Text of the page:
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Organ Specificity and Interspecies Differences in Carcinogenesis by Metabolism-Independent Alkylating Agents

  • Jerry M. Rice
  • Alan Perantoni
Part of the Basic Life Sciences book series

Abstract

The metabolism-independent or “direct-acting” alkylating agents comprise a structurally diverse group of chemically reactive organic compounds that include some of the most potent known mutagens and carcinogens. Their conversion to reactive intermediates requires no enzyme-mediated catalysis, and in this respect these compounds differ from the great majority of organic chemical carcinogens. Many of the direct-acting alkylating agents have been used in chemical syntheses for decades, and their chemistry is accordingly well known. The carcinogenicity of a number of these compounds has been studied extensively in both rodent and non-rodent species, and the results of such studies provide a remarkable illustration of qualitative interspecies differences in susceptibility to carcinogenesis that cannot be ascribed to differences in metabolism of xenobiotic compounds.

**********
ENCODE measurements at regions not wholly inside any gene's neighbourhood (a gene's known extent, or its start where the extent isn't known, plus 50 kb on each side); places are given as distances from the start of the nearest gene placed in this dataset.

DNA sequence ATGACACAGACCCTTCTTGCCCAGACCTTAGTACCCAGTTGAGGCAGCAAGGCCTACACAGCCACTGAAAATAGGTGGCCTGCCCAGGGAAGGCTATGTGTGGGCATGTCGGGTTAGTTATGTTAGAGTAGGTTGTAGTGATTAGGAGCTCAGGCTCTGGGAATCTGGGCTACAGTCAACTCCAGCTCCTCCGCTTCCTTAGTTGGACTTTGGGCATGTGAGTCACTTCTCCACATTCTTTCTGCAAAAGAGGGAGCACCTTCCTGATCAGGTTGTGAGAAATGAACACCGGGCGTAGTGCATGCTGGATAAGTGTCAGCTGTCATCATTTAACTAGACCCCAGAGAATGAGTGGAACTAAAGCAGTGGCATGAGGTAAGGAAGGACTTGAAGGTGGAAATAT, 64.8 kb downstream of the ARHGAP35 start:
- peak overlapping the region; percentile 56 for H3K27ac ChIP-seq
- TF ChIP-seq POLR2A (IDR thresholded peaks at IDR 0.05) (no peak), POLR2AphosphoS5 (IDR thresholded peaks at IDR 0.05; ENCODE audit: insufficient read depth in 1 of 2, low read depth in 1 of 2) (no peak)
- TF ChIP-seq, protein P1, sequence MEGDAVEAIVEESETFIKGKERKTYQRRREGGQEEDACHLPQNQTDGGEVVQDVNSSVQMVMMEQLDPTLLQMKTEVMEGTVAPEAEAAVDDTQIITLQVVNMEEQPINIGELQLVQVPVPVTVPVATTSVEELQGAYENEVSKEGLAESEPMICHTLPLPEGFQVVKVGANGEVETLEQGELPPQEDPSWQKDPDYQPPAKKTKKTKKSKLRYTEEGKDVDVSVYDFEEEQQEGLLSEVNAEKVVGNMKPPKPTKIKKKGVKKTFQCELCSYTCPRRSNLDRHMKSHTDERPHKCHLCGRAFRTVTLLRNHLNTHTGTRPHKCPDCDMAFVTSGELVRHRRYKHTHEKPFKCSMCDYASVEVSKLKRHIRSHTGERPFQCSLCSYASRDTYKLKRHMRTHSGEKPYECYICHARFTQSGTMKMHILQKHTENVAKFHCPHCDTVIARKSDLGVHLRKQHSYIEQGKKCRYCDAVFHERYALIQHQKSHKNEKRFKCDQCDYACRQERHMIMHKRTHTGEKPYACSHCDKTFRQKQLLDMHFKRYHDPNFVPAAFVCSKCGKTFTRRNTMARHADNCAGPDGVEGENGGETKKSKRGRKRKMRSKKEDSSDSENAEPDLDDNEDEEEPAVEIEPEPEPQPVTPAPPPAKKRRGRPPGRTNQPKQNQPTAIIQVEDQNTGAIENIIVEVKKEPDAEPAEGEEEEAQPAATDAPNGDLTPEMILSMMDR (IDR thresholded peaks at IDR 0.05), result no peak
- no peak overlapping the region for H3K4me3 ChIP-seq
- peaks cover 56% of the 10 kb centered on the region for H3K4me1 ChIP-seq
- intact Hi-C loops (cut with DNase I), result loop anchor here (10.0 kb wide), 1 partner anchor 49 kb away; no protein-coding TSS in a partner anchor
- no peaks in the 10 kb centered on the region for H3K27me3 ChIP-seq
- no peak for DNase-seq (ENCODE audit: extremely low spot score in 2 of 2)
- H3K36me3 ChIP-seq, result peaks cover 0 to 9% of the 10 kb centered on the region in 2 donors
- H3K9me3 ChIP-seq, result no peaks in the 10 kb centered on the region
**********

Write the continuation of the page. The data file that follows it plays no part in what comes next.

Keywords

Peripheral Nervous System Alkylating Agent Syrian Hamster Interspecies Difference Patas Monkey 
These keywords were added by machine and not by the authors. This process is experimental and the keywords may be updated as the learning algorithm improves.

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Copyright information

© Plenum Press, New York 1983

Authors and Affiliations

  • Jerry M. Rice
    • 1
  • Alan Perantoni
    • 1
  1. 1.Laboratory of Comparative CarcinogenesisNational Cancer InstituteFrederickUSA

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